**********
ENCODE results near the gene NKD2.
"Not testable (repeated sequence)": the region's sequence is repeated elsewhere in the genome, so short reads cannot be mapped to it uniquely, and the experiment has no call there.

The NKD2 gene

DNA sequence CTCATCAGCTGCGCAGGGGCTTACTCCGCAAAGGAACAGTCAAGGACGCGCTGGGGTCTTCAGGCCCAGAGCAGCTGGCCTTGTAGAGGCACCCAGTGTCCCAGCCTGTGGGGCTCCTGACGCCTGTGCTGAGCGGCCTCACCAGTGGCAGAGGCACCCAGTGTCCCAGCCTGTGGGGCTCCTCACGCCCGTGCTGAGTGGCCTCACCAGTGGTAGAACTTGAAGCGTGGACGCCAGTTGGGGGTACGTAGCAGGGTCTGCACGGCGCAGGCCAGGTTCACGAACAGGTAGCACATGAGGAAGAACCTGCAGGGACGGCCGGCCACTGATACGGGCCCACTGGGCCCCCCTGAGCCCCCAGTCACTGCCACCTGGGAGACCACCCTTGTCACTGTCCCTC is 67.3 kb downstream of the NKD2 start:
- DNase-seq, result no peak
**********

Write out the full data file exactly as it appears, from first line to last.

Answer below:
ENCODE results near the gene NKD2.
"Not testable (repeated sequence)": the region's sequence is repeated elsewhere in the genome, so short reads cannot be mapped to it uniquely, and the experiment has no call there.

The NKD2 gene

DNA sequence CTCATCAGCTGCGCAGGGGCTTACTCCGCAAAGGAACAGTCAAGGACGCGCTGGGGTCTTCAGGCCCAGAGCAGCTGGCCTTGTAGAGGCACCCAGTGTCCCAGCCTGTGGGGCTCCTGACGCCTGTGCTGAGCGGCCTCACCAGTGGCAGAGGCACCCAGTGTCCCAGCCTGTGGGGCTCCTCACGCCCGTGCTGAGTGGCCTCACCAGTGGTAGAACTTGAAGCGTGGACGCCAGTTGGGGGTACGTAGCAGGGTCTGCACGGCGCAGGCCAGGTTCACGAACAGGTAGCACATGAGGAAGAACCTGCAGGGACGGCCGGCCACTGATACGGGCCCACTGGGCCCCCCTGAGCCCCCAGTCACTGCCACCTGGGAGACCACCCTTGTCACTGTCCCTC is 67.3 kb downstream of the NKD2 start:
- DNase-seq, result no peak